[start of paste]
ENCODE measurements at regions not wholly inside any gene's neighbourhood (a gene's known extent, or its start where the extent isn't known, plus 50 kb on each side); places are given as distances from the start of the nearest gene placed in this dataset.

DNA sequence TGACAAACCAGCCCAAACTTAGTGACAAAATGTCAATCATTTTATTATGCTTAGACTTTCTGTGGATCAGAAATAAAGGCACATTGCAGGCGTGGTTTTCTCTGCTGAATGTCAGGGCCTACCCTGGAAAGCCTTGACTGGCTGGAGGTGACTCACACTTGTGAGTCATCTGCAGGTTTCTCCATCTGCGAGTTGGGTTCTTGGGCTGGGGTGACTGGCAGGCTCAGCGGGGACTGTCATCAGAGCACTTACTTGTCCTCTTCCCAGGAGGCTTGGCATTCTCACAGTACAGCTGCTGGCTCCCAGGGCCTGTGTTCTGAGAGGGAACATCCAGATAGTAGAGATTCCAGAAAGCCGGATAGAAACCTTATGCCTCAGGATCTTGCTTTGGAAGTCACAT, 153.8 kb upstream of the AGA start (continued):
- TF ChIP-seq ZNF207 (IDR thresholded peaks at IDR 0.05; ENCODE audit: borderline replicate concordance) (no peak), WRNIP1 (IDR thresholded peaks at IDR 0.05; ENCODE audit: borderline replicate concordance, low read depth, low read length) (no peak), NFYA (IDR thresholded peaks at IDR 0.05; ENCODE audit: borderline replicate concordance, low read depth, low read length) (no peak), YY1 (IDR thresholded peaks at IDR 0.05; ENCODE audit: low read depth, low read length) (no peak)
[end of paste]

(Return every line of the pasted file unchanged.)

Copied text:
ENCODE measurements at regions not wholly inside any gene's neighbourhood (a gene's known extent, or its start where the extent isn't known, plus 50 kb on each side); places are given as distances from the start of the nearest gene placed in this dataset.

DNA sequence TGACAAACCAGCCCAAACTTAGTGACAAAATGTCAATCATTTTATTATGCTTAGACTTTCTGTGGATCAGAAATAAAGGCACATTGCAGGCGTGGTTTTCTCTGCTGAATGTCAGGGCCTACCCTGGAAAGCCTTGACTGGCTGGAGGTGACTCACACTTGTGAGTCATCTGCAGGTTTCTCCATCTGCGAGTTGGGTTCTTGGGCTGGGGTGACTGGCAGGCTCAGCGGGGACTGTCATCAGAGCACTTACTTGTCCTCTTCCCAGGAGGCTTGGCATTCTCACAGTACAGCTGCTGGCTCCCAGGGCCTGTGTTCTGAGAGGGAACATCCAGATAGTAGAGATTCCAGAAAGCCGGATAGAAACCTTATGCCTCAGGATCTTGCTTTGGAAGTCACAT, 153.8 kb upstream of the AGA start (continued):
- TF ChIP-seq ZNF207 (IDR thresholded peaks at IDR 0.05; ENCODE audit: borderline replicate concordance) (no peak), WRNIP1 (IDR thresholded peaks at IDR 0.05; ENCODE audit: borderline replicate concordance, low read depth, low read length) (no peak), NFYA (IDR thresholded peaks at IDR 0.05; ENCODE audit: borderline replicate concordance, low read depth, low read length) (no peak), YY1 (IDR thresholded peaks at IDR 0.05; ENCODE audit: low read depth, low read length) (no peak)